The early years afterwards did offer some hope that a new relationship between Russia and the West had dawned. By 2010, President Obama had scored victories with the New Start Treaty to reduce nuclear weapon stockpiles, as well as an agreement allowing NATO to transport its equipment and supplies out of Afghanistan through Russia. Some in the US hoped the days of realpolitik were a distant memory and that all had been forgiven between the two former rivals.  

However, by the time of the Russian parliamentary elections in December 2011, the precarious era of goodwill between Russia and America vanished when Secretary of State Hillary Clinton issued a scathing indictment of ostensible election corruption in Russia. Reports at the time indicated that Putin was genuinely concerned and outraged that American meddling might spark an overthrow of the government. The Arab Spring was at its height, deposing governments in the Middle East through popular protests, and now massive political demonstrations were being held on the streets of Moscow calling for reform. The view of the world from the Kremlin evoked memories of the collapse of the Soviet Union barely 20 years prior.  

Although Putin viewed Clinton’s rebuke as having poisoned the well for Russo-American relations, he weathered the political storm. Today he commands an approval rating of 87%. Even after the collapse of the ruble in 2015, he remains as popular as ever. Survival of the Russian government in its current form rests squarely on President Putin’s popularity. To that end, he has had to grapple with a deep recession over the past two years in which the Russian economy has contracted annually by 3.7% on the back of falling oil prices. To accommodate the dwindling government coffers, November 2016 saw Putin submit a draft budget to the Russian Duma which, if passed, will result in a 26% reduction in military spending.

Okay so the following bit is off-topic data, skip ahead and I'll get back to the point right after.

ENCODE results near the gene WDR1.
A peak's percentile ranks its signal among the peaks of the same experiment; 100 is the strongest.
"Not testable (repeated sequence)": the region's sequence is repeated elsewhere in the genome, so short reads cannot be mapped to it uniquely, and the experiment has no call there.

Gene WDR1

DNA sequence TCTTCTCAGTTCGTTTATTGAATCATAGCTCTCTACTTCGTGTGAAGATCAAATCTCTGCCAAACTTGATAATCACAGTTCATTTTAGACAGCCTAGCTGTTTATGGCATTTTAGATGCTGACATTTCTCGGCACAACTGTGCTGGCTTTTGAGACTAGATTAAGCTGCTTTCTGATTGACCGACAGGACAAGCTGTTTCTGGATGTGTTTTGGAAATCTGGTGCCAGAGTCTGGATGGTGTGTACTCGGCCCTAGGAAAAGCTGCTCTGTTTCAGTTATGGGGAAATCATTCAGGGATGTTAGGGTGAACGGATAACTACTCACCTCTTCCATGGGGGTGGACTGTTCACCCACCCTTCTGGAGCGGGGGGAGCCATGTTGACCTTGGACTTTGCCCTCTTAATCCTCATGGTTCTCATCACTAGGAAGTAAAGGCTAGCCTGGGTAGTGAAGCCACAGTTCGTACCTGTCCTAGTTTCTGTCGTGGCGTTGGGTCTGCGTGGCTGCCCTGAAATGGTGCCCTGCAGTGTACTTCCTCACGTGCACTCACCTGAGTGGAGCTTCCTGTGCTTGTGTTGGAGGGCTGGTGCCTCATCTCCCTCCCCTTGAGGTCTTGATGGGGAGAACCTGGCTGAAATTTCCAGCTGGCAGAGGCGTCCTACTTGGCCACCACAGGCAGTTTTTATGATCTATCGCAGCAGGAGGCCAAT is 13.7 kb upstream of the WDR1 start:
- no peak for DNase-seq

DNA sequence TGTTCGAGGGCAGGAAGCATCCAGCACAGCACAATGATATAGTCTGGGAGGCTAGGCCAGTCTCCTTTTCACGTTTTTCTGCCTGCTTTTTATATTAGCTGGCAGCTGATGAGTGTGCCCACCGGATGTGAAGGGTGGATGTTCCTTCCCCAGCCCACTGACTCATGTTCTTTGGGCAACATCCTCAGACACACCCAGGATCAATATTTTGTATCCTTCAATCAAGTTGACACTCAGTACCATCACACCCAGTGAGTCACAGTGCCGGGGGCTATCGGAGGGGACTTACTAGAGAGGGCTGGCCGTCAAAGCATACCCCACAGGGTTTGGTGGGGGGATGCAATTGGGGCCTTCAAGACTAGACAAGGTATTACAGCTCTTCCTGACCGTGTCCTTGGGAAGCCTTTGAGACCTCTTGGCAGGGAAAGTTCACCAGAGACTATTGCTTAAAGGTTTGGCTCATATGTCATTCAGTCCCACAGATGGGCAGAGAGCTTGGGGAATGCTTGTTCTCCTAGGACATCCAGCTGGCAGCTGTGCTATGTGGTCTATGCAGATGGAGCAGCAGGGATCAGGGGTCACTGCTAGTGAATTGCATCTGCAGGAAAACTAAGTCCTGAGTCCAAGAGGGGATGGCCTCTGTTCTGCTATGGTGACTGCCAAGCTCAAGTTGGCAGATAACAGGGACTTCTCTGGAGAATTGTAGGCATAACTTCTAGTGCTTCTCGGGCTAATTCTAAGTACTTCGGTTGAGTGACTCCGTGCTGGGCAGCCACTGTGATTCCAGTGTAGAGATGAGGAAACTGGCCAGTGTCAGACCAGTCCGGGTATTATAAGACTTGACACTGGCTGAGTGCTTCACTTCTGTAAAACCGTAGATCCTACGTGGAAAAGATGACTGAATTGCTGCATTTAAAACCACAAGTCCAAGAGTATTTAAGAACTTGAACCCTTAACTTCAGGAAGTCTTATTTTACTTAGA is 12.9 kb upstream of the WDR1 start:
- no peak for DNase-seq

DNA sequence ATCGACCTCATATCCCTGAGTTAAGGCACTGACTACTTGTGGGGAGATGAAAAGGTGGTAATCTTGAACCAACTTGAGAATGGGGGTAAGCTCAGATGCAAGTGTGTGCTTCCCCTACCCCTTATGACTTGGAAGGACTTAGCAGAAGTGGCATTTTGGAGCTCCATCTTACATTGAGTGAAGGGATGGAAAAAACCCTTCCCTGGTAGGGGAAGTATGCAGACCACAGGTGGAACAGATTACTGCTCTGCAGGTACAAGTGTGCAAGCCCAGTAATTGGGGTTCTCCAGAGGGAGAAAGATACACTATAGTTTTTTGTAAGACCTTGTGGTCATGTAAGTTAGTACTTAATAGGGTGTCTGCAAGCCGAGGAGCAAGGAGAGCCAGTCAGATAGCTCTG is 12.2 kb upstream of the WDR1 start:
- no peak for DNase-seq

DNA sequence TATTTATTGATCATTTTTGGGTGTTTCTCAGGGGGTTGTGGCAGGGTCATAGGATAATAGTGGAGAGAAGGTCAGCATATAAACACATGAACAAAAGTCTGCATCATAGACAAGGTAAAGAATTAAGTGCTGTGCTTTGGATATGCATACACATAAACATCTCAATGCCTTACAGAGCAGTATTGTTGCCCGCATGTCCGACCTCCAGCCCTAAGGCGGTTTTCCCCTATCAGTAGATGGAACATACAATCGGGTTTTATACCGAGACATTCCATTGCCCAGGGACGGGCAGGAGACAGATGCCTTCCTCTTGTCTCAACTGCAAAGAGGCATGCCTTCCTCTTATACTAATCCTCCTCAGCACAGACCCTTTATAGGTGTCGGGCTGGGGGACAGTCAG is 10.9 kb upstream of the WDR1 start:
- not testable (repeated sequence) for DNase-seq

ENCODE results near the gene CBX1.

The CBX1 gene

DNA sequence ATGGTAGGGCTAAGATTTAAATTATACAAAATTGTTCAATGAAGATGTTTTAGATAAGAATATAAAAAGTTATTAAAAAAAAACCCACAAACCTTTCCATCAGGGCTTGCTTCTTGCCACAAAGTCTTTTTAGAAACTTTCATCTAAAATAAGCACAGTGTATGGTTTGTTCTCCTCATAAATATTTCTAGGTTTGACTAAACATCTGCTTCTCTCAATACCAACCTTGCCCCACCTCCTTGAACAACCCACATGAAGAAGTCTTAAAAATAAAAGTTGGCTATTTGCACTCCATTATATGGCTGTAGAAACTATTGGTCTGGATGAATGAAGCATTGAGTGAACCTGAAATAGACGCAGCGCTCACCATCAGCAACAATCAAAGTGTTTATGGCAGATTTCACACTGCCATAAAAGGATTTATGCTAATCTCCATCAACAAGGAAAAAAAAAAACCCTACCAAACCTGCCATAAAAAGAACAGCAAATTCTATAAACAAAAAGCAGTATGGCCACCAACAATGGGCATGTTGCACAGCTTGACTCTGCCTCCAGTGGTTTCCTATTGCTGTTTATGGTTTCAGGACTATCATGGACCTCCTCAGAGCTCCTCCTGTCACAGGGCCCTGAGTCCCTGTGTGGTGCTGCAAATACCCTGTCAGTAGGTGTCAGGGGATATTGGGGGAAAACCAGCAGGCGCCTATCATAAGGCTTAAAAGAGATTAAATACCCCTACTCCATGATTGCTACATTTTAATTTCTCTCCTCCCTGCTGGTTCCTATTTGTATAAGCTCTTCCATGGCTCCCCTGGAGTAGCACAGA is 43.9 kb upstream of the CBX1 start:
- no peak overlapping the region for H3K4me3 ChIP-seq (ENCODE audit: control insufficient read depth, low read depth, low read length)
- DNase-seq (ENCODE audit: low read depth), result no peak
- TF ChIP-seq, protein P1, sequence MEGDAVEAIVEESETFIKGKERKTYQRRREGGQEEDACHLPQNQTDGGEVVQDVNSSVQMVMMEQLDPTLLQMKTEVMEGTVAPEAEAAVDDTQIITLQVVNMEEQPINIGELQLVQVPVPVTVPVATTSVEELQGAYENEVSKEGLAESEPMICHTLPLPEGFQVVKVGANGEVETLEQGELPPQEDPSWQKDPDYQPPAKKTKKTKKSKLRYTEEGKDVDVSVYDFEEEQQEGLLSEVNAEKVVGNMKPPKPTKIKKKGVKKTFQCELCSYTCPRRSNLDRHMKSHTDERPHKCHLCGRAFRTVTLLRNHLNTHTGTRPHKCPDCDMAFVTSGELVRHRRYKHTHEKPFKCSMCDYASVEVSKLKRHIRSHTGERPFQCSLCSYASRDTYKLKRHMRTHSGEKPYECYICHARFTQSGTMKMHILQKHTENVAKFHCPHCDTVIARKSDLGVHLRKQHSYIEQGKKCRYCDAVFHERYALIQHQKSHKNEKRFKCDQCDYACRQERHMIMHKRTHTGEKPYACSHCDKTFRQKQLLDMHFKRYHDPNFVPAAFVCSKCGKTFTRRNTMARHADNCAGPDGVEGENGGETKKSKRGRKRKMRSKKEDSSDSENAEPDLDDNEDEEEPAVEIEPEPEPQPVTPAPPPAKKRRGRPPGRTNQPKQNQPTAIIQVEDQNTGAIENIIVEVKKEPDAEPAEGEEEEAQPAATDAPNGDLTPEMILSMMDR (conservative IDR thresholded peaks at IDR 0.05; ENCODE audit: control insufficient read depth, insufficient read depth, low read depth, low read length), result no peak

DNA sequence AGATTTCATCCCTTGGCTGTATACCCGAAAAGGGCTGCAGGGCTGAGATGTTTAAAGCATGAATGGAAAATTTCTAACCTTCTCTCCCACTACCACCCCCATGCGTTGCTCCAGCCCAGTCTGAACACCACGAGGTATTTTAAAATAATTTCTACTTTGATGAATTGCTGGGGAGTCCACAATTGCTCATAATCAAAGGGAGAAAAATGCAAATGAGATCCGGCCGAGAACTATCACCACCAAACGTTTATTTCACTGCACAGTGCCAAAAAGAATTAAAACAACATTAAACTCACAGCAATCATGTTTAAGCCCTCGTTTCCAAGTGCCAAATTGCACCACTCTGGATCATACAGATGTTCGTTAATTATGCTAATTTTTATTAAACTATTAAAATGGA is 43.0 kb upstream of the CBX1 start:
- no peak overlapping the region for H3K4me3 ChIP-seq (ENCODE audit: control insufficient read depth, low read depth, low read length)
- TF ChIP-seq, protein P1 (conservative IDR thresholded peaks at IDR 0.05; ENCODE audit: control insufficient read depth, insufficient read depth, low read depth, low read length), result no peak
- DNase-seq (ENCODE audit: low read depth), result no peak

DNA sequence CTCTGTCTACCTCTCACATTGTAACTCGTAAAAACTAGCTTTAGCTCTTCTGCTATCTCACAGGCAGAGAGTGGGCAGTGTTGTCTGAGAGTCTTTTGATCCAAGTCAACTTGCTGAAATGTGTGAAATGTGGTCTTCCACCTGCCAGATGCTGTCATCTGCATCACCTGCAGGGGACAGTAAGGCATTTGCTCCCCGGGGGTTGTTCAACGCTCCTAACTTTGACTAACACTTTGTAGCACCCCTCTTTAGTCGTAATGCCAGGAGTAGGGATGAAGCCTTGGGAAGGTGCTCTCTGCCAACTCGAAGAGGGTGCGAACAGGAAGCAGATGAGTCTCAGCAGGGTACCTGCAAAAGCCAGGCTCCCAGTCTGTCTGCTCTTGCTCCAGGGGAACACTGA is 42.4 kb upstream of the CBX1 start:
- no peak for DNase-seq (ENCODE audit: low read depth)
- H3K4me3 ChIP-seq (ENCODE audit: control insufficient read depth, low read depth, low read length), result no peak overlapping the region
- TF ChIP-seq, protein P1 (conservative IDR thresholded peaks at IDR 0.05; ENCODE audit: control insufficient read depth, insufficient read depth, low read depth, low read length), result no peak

The American media and the political elite, on the other hand, have been too focused on the perceived threat to America’s honour and prestige to concern themselves with Russia’s internal problems. Trump administration officials such as KT McFarland, Secretary of Defense James Mattis, and Secretary of State Rex Tillerson, have all indicated that Russia ought to be respected but dealt with sensibly. If the goal were to appease the Russians, Trump would try to restrict fracking as much as possible, allowing oil prices to recover, negotiate a nuclear arms reduction treaty freeing up vast capital for investment elsewhere, and he would reduce military expenditures to give Russia the illusion that parity with the United States is within reach.